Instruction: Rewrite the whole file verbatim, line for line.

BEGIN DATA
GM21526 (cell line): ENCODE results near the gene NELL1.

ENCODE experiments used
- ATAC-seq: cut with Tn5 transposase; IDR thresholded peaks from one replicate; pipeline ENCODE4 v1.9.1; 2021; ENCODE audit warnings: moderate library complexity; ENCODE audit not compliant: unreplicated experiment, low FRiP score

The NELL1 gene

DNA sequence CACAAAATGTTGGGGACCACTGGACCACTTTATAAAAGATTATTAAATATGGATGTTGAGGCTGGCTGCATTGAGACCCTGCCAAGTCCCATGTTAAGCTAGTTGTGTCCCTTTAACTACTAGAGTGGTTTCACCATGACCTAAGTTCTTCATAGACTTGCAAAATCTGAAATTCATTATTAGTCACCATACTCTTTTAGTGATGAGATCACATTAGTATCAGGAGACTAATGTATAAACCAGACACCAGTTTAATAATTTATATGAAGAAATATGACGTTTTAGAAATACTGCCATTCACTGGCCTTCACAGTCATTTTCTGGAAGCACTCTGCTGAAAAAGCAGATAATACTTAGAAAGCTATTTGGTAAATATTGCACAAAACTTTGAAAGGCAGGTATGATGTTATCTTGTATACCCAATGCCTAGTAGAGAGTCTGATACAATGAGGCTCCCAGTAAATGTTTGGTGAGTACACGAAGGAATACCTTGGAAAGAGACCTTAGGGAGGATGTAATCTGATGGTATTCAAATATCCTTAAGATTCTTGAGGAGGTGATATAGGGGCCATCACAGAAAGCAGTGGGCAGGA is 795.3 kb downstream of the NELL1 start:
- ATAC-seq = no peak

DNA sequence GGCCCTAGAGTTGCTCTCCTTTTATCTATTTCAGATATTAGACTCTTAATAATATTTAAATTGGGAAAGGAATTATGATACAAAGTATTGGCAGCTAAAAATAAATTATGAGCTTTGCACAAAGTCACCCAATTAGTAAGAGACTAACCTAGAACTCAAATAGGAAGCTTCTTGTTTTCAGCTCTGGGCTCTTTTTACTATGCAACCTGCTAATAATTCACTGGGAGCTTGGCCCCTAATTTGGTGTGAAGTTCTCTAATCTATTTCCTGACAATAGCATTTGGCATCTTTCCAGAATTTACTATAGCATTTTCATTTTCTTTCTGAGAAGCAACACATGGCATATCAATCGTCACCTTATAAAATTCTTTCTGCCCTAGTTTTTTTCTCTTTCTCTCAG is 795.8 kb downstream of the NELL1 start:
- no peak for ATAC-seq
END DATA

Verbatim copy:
GM21526 (cell line): ENCODE results near the gene NELL1.

ENCODE experiments used
- ATAC-seq: cut with Tn5 transposase; IDR thresholded peaks from one replicate; pipeline ENCODE4 v1.9.1; 2021; ENCODE audit warnings: moderate library complexity; ENCODE audit not compliant: unreplicated experiment, low FRiP score

The NELL1 gene

DNA sequence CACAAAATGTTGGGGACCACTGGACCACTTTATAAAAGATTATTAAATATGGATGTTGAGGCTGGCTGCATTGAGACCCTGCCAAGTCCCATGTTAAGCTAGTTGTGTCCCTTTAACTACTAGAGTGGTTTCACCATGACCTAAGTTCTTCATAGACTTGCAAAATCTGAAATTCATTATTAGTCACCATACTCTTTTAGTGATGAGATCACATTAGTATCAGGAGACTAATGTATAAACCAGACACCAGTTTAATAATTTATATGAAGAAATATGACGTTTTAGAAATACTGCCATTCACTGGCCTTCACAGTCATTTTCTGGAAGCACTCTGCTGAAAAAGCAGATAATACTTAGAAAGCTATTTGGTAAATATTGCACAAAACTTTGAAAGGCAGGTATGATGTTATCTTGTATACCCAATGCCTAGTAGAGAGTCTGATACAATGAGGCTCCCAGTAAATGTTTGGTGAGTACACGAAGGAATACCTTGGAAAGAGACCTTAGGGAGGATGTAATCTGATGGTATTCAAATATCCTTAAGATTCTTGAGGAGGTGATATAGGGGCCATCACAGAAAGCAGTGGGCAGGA is 795.3 kb downstream of the NELL1 start:
- ATAC-seq = no peak

DNA sequence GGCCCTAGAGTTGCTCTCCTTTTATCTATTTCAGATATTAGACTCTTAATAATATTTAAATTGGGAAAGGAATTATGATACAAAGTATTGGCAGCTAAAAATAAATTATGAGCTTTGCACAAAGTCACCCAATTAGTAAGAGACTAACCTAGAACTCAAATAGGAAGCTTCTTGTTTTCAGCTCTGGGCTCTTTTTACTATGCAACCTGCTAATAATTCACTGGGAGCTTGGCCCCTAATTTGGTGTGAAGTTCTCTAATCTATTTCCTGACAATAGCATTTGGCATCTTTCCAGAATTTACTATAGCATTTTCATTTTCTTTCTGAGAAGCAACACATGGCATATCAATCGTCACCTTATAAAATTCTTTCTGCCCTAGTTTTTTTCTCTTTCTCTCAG is 795.8 kb downstream of the NELL1 start:
- no peak for ATAC-seq